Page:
Actionable Historical Lessons
Examining the past can guide us in the present. Some aspects of the human experience remain the same. History can help us answer many relevant questions such as these:
How might we prepare for the spread of pandemic disease?
The 1918-1919 “Spanish influenza” pandemic demonstrates that standard medical systems can quickly become overwhelmed. In 1918, Army hospitals overflowed with patients, and officials scrambled to set up makeshift wards in tents and unused buildings. Now, civil and military officials are again preparing to use tents and other shelters to set up overflow wards.
What is the role of travel in spreading pandemic disease?
“Spanish influenza” started its global journey by following U.S. troops traveling by train and ship. Today we have an average of 4 billion airline passengers annually, and COVID-19 has spread from China to all inhabited continents within weeks, prompting travel restrictions. History warned us that we must pay attention to the movement of people when diseases threaten to spread.
Are quarantines and social distancing measures useful in restricting the spread of disease—even if not everyone complies with these measures?
In 1918, quarantines in the U.S. varied from one jurisdiction to another, including military posts. Isolation was never total. Some movement of people was necessary to keep society functioning. Isolation did protect many people, however. At Camp Meade, Maryland, six infantry companies quarantined in tents four miles away from the main camp remained free of disease. History tells us that isolation can keep many people healthy even if it not possible to enact complete isolation.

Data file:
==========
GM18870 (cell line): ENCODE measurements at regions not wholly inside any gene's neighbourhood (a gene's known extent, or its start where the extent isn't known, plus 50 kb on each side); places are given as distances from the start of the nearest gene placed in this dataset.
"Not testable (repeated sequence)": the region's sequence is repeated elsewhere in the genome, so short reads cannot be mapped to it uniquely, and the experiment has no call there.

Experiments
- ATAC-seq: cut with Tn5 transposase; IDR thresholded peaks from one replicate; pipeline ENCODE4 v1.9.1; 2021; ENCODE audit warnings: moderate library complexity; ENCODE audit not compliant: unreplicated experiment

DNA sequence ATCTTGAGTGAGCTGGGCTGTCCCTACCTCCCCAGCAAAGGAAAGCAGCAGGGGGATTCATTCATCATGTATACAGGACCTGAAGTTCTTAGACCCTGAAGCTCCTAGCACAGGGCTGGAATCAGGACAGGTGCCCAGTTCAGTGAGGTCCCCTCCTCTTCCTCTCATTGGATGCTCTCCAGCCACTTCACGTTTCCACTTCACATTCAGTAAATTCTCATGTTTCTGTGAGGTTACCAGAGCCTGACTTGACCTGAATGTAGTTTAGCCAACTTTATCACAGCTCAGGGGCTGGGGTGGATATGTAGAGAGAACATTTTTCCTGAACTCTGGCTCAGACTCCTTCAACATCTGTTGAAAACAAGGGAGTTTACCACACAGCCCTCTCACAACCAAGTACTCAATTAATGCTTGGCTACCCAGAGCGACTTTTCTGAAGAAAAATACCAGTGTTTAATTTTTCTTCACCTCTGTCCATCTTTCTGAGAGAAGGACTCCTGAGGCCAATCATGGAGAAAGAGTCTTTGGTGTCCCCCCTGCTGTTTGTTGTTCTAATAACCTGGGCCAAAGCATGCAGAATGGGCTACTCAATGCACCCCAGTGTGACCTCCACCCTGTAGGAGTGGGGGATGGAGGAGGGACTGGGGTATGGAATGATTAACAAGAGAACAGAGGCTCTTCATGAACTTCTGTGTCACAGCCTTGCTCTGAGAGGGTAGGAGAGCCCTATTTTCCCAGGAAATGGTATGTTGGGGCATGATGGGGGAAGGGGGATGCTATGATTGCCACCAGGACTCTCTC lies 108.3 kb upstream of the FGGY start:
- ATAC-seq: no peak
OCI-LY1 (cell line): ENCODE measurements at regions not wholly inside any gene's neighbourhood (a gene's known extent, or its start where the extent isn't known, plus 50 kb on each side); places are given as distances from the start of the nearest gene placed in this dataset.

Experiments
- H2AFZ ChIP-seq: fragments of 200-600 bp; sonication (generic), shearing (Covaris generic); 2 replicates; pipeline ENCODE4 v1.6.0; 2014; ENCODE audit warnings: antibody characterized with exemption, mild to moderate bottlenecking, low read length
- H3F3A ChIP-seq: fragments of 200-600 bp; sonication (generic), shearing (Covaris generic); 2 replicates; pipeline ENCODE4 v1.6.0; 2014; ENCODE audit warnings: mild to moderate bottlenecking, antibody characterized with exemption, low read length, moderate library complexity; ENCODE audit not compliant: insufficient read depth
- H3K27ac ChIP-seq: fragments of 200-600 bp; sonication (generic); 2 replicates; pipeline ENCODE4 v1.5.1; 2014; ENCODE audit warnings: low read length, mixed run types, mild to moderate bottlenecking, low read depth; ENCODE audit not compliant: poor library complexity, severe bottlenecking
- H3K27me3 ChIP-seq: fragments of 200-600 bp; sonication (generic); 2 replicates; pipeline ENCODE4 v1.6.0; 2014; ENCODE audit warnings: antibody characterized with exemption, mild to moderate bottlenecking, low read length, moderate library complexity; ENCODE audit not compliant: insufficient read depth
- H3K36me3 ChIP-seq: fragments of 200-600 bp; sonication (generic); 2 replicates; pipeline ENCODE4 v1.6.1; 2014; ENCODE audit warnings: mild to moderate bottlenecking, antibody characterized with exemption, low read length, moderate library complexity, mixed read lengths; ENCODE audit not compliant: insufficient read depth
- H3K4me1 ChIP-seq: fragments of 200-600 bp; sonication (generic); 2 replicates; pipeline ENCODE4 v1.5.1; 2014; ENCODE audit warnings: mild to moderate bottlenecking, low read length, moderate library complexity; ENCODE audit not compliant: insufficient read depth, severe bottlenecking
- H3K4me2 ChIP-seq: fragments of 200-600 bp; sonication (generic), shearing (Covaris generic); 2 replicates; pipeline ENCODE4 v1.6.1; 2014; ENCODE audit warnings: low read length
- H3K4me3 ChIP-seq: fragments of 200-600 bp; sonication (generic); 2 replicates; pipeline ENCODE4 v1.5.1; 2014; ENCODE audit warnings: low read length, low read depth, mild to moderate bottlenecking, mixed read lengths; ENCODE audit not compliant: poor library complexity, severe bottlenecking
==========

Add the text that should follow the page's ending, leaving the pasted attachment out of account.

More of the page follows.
What communication issues might pandemics cause?
In 1918, rumors of German infiltrators spreading flu as “germ warfare” undermined the credibility of the U.S. Army Medical Corps. During the 2014-2016 Ebola epidemic in West Africa, misinformation spread by Twitter prompted hostility towards doctors and unsafe behaviors. Now, false information about COVID-19 is being spread by social media. The U.S Centers for Disease Control and Prevention (CDC) has had to create a webpage urging Americans not to stigmatize people of Asian origin for the spread of COVID-19.
We can ask many other questions of history, such as questions relating to human behavior or the economic effects of a pandemic. How does a pandemic-stricken population maintain morale? How might medical research during a pandemic help mitigate its effects? Each pandemic offers lessons. The current COVID-19 pandemic will be studied years from now, and we who are living through it are in a position to document and preserve its lessons for the future.